• Santa Barbara 10710
  • San Joaquin 19029
  • Fresno 4671
  • 104393 pages were digitized and 74428 OCR’d in 2455 hours of student work or approximately 73 pages/hour.
  • Uploaded 1,573 items from Merced UCCE and 1100 items from Ventura UCCE to Calisphere

 

 

Faculty Engagement with the UC Libraries-Elsevier Negotiations

In August 2018 the UC Systemwide Libraries put out bids for an outside consultant to manage communications relating to the Elsevier Negotiations. 

In October 2018 the UC Systemwide Libraries created a communication team entirely devoted to keeping faculty informed about the Elsevier negotiations. 

On November 14, 2018, UC Merced Library hosted the "Faculty Open Forum on Elsevier Negotiations." The forum was offered as both an in-person session and via Zoom. 

In Spring 2019 the UC Systemwide Libraries Office of Scholarly Communication created and continues to maintain UC and Elsevier: Overview, a webpage devoted to informing faculty and the rest of the UC Community on the Elsevier negotiations. 

In Spring 2019, the UC Merced Library created and continues to maintain its UC-Elsevier Negotiations, a webpage is devoted to providing information about the Elsevier negotiations as well as information on alternative means for accessing articles published in Elsevier journals. 

February 28, 2019 a letter was transmitted to UC Merced faculty on behalf of Kurt Schnier, Chair, UCM Academic Senate; Teenie Matlock, Interim Vice Provost for the Faculty; Maria DePrano, Chair, LASC, and Haipeng Li, University Librarian regarding the outcome of UC Negotiations with Elsevier.   

On March 1, 2019, The Chronicle of Higher Education published the article “A Lesson From UC’s Split With Elsevier: Keep the Faculty in the Loop,” which praises the efforts of the UC Systemwide Libraries to involve faculty in the decision making surrounding the negotiations with Elsevier as well as keeping faculty informed during and after the negotiations.

In March 2019 the UC Office of Scholarly Communications launched the webpage Access to Elsevier Articles to inform faculty and other members of the UC Community about their options for obtaining articles published in Elsevier journals. 

On June 25, 2019, the UC Systemwide Libraries launched a coordinated communication plan to inform faculty and other members of the UC Community of the shutting off of access to 2019 Elsevier journal articles and to share information on alternatives for accessing articles made unavailable due to this shutoff.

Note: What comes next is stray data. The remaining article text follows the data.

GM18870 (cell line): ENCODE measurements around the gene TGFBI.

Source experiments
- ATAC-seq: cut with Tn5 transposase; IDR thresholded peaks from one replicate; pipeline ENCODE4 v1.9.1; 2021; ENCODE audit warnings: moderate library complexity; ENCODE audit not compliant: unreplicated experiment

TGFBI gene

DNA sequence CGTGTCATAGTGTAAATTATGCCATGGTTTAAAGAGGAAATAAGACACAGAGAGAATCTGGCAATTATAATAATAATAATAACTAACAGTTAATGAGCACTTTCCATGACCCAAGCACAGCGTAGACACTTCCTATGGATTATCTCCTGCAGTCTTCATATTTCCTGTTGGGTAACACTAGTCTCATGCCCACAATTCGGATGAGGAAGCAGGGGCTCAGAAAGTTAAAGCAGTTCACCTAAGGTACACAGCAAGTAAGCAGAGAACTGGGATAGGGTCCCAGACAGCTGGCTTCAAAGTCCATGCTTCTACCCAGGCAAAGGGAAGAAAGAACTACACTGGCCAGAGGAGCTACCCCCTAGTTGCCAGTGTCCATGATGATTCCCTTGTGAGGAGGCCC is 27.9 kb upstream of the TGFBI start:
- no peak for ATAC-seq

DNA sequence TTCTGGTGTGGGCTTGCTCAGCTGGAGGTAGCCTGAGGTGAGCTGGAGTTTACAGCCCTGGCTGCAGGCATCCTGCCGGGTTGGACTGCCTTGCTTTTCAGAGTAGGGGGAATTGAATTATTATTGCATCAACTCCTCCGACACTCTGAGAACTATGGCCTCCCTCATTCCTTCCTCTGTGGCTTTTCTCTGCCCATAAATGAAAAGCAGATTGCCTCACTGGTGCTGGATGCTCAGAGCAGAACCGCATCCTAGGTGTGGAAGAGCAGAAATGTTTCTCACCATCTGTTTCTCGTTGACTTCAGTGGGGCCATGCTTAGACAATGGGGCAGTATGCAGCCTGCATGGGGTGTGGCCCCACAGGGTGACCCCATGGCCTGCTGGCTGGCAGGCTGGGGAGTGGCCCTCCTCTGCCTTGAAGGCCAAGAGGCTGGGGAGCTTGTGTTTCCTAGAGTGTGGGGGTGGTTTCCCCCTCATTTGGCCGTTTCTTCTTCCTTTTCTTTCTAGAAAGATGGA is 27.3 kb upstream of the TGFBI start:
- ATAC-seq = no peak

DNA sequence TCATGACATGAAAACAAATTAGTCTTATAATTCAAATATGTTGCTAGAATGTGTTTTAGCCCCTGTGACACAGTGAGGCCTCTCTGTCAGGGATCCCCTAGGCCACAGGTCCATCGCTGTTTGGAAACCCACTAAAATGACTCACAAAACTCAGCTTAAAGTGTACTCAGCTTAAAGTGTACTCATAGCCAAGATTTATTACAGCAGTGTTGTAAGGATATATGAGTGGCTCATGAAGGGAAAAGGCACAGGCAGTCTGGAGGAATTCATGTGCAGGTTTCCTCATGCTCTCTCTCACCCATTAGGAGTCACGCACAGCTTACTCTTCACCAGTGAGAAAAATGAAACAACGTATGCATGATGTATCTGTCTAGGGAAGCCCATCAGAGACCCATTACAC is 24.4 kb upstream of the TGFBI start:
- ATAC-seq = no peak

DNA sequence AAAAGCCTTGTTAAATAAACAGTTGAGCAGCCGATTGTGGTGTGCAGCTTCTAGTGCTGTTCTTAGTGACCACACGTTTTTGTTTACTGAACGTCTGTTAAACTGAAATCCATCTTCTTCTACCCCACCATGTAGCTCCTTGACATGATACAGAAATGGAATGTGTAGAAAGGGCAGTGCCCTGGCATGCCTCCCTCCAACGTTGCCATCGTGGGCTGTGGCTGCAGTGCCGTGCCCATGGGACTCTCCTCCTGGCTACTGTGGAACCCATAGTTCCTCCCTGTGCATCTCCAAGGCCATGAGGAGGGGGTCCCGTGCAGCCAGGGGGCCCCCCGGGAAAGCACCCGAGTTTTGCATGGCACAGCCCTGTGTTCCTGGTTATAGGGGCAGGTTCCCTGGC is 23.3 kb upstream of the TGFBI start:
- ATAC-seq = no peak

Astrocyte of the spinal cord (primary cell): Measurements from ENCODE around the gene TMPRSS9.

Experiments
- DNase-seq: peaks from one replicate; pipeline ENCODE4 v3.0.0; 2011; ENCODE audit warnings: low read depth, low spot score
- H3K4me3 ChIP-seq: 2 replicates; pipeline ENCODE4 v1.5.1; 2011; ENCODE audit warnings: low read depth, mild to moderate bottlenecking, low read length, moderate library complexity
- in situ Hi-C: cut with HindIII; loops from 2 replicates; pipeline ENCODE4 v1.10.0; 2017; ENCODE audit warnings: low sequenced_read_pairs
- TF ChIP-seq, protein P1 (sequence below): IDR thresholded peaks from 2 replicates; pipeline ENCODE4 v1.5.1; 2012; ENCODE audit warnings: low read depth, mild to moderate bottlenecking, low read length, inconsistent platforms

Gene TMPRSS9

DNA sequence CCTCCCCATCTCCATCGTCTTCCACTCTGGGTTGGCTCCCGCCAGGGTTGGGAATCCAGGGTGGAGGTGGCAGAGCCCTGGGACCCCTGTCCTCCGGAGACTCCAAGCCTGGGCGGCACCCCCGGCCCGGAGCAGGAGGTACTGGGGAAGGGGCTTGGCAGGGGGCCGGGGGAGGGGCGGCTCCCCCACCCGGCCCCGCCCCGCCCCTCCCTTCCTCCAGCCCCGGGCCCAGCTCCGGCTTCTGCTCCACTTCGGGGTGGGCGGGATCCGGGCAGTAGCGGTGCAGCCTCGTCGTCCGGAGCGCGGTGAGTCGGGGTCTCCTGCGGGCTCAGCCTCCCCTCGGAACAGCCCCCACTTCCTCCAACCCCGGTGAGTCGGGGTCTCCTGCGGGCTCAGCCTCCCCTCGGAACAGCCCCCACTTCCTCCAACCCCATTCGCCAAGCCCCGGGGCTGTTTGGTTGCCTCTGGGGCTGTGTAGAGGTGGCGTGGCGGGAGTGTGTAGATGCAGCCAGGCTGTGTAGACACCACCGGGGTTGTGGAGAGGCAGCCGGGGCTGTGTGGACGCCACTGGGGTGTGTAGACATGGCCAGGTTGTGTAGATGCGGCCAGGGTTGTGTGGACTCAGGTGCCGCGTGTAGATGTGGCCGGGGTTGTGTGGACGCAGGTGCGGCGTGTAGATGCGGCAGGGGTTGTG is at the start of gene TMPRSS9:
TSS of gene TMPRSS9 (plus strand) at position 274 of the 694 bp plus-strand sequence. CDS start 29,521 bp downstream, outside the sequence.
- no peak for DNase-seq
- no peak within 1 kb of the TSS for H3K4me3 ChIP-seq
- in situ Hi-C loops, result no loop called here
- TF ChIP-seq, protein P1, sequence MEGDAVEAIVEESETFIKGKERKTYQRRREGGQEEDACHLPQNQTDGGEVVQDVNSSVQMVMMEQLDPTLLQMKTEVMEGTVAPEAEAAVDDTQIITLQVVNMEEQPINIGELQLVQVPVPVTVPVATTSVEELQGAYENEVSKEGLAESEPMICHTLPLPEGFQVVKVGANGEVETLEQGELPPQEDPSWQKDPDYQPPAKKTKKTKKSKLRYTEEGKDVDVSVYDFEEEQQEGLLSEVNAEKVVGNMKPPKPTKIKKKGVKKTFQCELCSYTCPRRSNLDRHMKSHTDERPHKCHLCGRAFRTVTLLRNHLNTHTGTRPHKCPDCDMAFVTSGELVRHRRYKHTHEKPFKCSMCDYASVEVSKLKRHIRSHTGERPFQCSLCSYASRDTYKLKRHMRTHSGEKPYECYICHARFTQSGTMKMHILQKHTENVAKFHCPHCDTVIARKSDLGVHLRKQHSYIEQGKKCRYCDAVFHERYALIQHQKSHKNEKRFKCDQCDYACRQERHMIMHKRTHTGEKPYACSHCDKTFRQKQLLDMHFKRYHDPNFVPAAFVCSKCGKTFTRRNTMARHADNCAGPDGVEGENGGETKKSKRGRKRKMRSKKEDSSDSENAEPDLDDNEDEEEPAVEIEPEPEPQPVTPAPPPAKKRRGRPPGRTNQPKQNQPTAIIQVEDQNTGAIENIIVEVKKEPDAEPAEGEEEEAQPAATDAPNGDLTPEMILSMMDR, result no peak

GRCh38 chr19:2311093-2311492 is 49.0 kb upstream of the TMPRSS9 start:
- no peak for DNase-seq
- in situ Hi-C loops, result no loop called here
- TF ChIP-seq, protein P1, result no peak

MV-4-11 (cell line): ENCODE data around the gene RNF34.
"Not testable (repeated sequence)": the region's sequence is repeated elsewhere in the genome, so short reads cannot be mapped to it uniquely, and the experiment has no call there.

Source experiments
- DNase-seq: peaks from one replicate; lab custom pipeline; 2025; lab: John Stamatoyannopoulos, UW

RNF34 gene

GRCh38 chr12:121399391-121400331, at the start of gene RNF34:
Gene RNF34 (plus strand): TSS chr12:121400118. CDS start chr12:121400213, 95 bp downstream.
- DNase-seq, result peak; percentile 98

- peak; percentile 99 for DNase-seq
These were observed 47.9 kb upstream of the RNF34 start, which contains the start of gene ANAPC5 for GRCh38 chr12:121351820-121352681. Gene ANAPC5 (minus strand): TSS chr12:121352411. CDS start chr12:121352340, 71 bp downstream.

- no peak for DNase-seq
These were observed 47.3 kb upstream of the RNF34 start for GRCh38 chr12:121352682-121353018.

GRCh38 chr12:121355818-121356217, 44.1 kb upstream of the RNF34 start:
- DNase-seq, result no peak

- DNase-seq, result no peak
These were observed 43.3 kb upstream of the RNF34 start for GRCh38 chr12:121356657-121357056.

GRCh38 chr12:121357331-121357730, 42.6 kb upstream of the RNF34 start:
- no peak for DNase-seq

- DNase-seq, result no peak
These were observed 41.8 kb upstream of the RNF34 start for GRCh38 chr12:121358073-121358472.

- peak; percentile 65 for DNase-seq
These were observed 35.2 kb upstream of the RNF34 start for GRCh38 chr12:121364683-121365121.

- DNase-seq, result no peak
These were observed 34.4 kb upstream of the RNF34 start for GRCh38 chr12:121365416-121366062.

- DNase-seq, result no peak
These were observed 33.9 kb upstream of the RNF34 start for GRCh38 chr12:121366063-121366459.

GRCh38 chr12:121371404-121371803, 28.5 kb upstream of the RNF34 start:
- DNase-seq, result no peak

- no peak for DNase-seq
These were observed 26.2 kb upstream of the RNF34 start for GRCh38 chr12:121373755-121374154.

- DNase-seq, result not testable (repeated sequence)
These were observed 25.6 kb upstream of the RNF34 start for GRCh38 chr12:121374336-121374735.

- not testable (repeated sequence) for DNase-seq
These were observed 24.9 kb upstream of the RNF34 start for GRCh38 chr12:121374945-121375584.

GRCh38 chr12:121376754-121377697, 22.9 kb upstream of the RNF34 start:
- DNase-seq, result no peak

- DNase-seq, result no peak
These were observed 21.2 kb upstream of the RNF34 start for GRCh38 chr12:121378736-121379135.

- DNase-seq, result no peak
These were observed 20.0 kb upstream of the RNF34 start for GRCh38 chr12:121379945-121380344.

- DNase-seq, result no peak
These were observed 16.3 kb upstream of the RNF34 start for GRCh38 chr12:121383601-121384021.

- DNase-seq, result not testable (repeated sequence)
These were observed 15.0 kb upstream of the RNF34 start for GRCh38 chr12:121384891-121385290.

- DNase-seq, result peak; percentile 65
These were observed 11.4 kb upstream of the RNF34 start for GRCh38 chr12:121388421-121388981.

Collections Statistics

Holdings
At the end of 2018-2019, the total holdings of the UC Merced Library numbered as follows: 

  • Electronic Books:  1,957,441
  • Print Books:  142,067
  • Electronic Journals: 155,150
  • Print Journals:  20
  • Databases: 738
  • Digitized Collections: 18 collections--309,582 items--244,581 views

 

Total Volumes Held by UC Merced Library

Total volumes (print and electronic) held by UC Merced Library from 2003-2019.

 

Total Serials Held by UC Merced Library

Total number of serials (journals, magazines, newspapers, etc.) subscribed to by UC Merced Library from 2007 through 2019. 

Interlibrary Loan (ILL)

UC Merced Interlibrary Loan Statistics 2004-2019

N.b.: The Interlibrary loan statistics for 2018-2019 are incomplete due to a three-week gap caused by a failure of the ILL software.  The above numbers show all items loaned and borrowed, including returnables (books, etc.) and non-returnables (copies). 

Second Annual Carter Joseph Abrescy and Larry Kranich Library Award for Student Research Excellence, April 5, 2019.

Now in its second year, the Abrescy-Kranich Library Award, funded by a generous endowment, continues to celebrate outstanding undergraduate student research. Sarah Lee, a third-year history major, and Marisela Padilla Alcala, a fourth year student studying biological sciences with a human emphasis, each received $500 for demonstrating the effective use of library resources and critically reflecting on their research processes. Their winning course papers can be found in eScholarship

 

  • Sarah Lee: History major. Submission: “They Called it a Boom: National Building in Coronado, California in 1888.”
  • Marisela Padilla Alcala: Bioscience major. Submission: “Access to Healthcare within the Prison System.”

 


Student Success

UC Merced Library Research and Learning Services

As an active, engaged partner in student success, the Library will:

  • Create user experiences that promote and encourage collaboration, exploration, and intellectual curiosity through direct user engagement, exemplary service and support, and welcoming learning spaces.
  • Invest in scalable and innovative teaching and learning projects and services that align with and advance the University’s core educational missions while encouraging the active and inquisitive discovery and production of knowledge.

Outcomes:

1. Launch and formally assess Zero Cost Course Materials program to support student learning.​​ ​

  • Conduct a formal assessment.